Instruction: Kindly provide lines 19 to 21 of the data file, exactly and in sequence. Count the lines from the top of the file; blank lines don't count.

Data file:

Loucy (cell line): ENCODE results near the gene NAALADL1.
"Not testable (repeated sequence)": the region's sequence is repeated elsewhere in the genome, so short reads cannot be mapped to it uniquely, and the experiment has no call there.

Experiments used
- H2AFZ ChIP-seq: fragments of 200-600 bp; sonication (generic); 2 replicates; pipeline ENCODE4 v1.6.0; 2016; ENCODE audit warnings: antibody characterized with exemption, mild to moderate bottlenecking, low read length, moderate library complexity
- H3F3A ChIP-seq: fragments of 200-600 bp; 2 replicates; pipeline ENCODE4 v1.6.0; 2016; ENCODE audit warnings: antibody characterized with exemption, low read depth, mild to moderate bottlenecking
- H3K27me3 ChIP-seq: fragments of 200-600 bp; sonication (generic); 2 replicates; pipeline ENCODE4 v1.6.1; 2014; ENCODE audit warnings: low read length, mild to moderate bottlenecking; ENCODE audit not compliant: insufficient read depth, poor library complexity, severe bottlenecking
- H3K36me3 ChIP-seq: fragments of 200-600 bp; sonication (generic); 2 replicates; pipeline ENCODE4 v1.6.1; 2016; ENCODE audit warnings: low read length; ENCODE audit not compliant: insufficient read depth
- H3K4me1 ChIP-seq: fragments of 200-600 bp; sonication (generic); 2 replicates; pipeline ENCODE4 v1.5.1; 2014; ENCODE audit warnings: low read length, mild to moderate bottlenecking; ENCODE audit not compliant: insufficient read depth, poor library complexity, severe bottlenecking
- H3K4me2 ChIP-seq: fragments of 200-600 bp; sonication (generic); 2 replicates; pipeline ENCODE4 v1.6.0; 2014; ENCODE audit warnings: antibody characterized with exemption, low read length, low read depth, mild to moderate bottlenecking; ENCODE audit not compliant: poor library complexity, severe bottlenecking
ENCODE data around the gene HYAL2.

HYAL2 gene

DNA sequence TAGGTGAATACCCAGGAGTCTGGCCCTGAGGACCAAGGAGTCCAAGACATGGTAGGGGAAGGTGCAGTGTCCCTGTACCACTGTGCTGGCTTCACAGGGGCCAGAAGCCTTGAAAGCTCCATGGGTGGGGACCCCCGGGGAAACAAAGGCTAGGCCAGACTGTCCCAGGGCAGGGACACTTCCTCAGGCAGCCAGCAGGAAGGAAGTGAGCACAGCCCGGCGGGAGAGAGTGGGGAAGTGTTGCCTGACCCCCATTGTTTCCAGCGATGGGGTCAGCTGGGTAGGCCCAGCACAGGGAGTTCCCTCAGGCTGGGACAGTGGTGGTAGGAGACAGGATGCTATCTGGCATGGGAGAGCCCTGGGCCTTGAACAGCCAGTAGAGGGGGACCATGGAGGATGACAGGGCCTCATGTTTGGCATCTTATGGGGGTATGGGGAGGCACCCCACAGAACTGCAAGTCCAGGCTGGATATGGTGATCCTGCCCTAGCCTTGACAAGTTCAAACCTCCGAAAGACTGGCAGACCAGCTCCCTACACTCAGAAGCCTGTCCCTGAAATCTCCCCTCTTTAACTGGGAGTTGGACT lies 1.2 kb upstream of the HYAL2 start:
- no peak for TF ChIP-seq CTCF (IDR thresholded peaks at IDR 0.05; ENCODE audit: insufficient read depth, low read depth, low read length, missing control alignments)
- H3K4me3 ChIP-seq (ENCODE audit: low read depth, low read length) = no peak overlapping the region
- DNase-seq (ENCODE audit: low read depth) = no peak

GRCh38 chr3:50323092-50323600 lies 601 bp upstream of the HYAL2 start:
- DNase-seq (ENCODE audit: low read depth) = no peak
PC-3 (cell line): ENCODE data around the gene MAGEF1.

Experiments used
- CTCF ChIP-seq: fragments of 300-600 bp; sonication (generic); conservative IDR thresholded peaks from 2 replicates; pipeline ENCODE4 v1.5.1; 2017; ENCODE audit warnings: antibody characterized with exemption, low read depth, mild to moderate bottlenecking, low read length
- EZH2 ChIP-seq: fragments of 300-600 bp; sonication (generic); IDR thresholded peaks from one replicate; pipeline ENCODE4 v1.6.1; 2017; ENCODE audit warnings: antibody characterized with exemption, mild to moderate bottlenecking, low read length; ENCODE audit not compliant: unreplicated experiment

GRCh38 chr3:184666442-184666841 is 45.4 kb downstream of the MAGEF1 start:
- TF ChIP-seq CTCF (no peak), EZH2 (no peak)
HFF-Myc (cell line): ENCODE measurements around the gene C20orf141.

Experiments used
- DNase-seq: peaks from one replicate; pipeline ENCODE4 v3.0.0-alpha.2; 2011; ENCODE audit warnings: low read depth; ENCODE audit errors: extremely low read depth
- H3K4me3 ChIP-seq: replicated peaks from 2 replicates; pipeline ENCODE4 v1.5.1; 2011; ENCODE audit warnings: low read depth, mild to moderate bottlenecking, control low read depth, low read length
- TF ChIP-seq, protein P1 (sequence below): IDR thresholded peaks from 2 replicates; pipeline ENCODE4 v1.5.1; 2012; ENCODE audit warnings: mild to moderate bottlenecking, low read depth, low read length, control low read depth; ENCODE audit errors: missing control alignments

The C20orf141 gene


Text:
Experiments used
- CTCF ChIP-seq: fragments of 300-600 bp; sonication (generic); conservative IDR thresholded peaks from 2 replicates; pipeline ENCODE4 v1.5.1; 2017; ENCODE audit warnings: antibody characterized with exemption, low read depth, mild to moderate bottlenecking, low read length
- EZH2 ChIP-seq: fragments of 300-600 bp; sonication (generic); IDR thresholded peaks from one replicate; pipeline ENCODE4 v1.6.1; 2017; ENCODE audit warnings: antibody characterized with exemption, mild to moderate bottlenecking, low read length; ENCODE audit not compliant: unreplicated experiment